Time to Get Creative as One Word Search Queries Increase by 19%
Hitwise have released the latest stats on search share in the UK and US – and the results throw up a few surprises. In the UK, Google continued to hold over 90% of the market with a small but steady increase since March 2012. In the US, a different story, as Bing continue to make inroads into the share of the all-powerful Google, increasing by 7% since the same time in 2011. Bing-powered search as a whole was up 5%.
Is this simply a reflection of the American market succumbing to Bing’s flashy advertising? After so many years in the consumer wilderness, is Microsoft cool again? Or are there other forces at play?
Further US figures outlined by Hitwise could provide the answer. An analysis of clicks by keyword shows shorter search queries (1 to 4 words) comprise over 80% of all searches, and that 1 word search queries alone account for nearly 30%, a 19% year-on-year increase. This may reflect developments from the search engines in launching automated search features, such as Google Instant and Bing Autosuggest. I think it means that the search engines have made progress towards their goal: to assist searchers with finding what they need, faster.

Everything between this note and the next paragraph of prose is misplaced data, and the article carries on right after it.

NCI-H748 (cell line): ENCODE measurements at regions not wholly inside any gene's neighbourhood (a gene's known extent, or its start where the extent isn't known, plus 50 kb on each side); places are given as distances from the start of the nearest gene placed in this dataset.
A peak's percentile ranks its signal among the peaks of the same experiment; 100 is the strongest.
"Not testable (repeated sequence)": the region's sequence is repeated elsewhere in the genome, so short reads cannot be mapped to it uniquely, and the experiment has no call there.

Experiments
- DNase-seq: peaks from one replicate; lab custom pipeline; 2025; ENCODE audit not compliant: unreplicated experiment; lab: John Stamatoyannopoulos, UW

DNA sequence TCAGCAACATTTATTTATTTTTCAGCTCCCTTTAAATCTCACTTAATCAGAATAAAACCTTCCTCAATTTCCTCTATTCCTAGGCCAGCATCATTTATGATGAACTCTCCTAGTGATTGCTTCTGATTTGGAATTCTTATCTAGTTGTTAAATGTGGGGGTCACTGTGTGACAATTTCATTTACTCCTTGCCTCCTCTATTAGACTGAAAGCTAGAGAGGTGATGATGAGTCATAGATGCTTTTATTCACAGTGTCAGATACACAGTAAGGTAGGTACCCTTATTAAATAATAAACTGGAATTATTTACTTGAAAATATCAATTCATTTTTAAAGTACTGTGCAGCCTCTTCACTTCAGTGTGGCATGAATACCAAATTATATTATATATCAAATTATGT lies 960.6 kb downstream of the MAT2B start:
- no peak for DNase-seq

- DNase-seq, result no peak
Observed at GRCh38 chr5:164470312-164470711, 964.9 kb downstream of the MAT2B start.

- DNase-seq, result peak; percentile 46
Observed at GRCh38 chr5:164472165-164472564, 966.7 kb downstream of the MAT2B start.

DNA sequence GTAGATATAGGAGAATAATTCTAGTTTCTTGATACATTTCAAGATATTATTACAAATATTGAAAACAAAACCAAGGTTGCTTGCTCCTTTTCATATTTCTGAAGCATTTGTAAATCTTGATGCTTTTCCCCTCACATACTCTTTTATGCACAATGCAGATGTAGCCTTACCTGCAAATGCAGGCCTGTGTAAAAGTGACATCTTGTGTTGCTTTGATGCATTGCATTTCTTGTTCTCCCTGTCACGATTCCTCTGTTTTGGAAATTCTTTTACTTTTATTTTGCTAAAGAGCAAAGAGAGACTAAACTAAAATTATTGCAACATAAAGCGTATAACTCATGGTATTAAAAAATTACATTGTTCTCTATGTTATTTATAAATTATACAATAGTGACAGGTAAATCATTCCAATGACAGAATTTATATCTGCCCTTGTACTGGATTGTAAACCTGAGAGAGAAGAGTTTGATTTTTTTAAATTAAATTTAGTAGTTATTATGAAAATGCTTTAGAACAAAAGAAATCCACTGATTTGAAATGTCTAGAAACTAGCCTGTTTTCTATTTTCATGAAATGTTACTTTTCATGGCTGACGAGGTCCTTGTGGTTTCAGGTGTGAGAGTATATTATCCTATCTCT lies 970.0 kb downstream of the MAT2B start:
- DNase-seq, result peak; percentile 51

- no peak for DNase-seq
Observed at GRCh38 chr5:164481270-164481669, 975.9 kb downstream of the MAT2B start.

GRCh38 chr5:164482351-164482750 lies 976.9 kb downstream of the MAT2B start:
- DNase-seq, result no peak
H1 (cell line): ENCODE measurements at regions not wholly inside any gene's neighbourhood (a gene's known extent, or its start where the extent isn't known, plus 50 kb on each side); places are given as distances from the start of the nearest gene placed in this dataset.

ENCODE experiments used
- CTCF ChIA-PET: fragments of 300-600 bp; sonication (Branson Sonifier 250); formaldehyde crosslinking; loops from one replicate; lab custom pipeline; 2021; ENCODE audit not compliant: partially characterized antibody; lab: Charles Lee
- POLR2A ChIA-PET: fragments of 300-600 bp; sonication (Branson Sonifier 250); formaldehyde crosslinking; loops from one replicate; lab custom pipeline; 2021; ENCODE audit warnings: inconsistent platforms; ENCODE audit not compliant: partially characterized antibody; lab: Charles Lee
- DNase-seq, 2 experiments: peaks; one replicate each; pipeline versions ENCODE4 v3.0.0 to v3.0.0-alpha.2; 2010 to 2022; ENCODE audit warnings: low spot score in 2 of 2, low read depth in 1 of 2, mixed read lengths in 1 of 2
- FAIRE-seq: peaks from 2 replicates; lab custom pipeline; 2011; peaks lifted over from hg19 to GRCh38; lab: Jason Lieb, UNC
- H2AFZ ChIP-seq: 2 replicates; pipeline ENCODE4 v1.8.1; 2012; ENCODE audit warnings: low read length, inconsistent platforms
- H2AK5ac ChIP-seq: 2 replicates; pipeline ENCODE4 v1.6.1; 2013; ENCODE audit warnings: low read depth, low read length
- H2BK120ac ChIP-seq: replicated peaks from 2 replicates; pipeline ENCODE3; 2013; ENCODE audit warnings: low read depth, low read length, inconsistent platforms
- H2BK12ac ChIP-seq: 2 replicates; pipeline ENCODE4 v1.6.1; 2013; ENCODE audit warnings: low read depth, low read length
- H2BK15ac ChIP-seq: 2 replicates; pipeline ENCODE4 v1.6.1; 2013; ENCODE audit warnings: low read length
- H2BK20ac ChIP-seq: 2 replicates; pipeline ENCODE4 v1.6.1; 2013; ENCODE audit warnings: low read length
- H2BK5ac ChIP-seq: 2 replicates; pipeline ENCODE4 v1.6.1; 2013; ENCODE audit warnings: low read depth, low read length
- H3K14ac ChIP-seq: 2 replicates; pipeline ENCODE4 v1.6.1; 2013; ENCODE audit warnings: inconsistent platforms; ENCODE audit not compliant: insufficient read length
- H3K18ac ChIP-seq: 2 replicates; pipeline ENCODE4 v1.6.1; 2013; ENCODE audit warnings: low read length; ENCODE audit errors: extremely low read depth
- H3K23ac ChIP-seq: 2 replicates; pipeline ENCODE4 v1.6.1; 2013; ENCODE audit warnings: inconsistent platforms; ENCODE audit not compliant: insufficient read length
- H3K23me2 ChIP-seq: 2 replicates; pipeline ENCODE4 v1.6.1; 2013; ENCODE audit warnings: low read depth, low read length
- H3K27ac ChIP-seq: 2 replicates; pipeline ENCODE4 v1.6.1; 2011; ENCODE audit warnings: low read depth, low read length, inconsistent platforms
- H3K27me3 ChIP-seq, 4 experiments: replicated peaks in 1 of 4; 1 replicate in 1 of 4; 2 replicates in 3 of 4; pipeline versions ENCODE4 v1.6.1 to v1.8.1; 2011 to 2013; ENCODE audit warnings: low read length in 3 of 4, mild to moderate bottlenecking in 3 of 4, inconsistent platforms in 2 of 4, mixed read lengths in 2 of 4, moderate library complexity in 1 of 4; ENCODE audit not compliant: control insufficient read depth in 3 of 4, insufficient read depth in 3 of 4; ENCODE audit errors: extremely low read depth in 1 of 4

What does this mean for search marketing?
- The focus must shift to how consumers start their searches – that first keyword is more important than ever. This will naturally support bigger brands over those trying to break into the space, and new entries will have to work harder to find their niche. It means that those high volume golden keywords are more competitive than ever, and the latest Google Penguin update means that you cannot simply build links with exact match anchor text repeatedly.
- The long-tail may be down but it isn’t out and it is an area that new brands can exploit. Smart content-led strategies are essential to tap into keywords within shorter searches and search marketers will need to draw upon experience and creativity to make the most of the changing landscape.
- If you are working in digital marketing in the US, and have ignored Bing and its smaller cousins in recent years, you may wish to rethink your plans. As for the UK market, will recent Bing updates provide the catalyst that will kickstart their quest to be king?
I quite like Don Drapers‘ recently aired attitude to dominance in the market, which he almost shouted to a potential client. Certainly words that will strike a chord with many business owners:
“I won’t settle for 50 percent of anything, You don’t want most of it, you want all of it, and I won’t stop until you get all of it.”
Will adopting Don Drapers’ Mantra help Bing to succeed? Only time will tell.